The Nuts & Bolts: Index Options Vs. Stock Options
A lot of people I've been speaking to tell me they like trading credit spreads on stock index options. The main reason they like the index products is that indexes tend to move slower than individual stocks. So if adjustments to a position need to be made, you have some time to make them and the probability of a large gap up or down is less than for stocks.
It seems to make sense; you would generally expect an index, say the S&P 500, to be less volatile than its component stocks. The last few weeks however have shown that the stock indexes can also be quite volatile and sadly, many credit spreaders have given back a large portion of their 2008 profits.
Anyway, it came to my attention that many stock index options traders, including some who have been trading these products for quite some time, are not familiar with the differences between index options and regular stock options. I'm going to try and clear that up.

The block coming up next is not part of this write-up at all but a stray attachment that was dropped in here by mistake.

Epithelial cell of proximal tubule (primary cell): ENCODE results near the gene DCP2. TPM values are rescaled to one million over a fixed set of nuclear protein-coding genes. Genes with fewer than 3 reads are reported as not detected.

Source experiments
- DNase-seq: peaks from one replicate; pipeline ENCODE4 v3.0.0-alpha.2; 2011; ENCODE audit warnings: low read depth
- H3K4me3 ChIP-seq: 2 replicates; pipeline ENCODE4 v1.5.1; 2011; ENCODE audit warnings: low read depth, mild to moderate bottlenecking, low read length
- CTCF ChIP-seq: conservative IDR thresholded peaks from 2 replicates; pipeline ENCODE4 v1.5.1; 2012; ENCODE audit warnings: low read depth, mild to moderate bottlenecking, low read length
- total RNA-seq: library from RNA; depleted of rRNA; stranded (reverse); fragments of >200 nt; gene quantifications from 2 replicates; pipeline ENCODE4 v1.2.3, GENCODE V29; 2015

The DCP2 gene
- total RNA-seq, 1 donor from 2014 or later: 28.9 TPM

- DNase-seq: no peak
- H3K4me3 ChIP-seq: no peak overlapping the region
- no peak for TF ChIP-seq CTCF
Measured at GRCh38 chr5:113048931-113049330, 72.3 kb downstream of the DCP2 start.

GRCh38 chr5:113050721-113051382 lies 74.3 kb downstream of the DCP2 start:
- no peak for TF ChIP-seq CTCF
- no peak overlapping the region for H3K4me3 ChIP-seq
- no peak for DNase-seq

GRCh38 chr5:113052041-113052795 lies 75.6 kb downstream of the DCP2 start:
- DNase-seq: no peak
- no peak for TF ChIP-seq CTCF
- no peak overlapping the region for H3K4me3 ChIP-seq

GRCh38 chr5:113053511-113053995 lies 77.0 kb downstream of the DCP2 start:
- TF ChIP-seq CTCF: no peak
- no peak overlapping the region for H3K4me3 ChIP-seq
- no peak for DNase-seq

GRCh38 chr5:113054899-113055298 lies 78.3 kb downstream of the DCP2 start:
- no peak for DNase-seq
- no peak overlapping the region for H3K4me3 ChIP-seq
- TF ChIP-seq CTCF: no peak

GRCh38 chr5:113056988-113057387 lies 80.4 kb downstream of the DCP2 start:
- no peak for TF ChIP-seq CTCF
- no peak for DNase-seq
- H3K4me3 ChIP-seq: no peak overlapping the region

What Is An Index?
The first question that needs to be answered is what is an index, particularly, a stock index? A stock index is a representation of a group of stock prices by a single numerical average. Since there are many texts that describe index products in great detail, I'll only make a few comments.
Among the better known stock indexes are the Dow Jones Industrial Index, the aforementioned S&P 500, Russell 2000 and the Nasdaq-100. There are many different ways in which the average can be calculated ranging from a simple average, to equal dollar weighted, to capitalization weighted, to much more elaborate and sophisticated methodologies. The important thing to realize though is that the index is just a number; it's not tradable like stock. Okay, yes there are ETFs which in a sense make the indexes tradable, but we're talking about trading options on the indexes themselves, not the ETFs.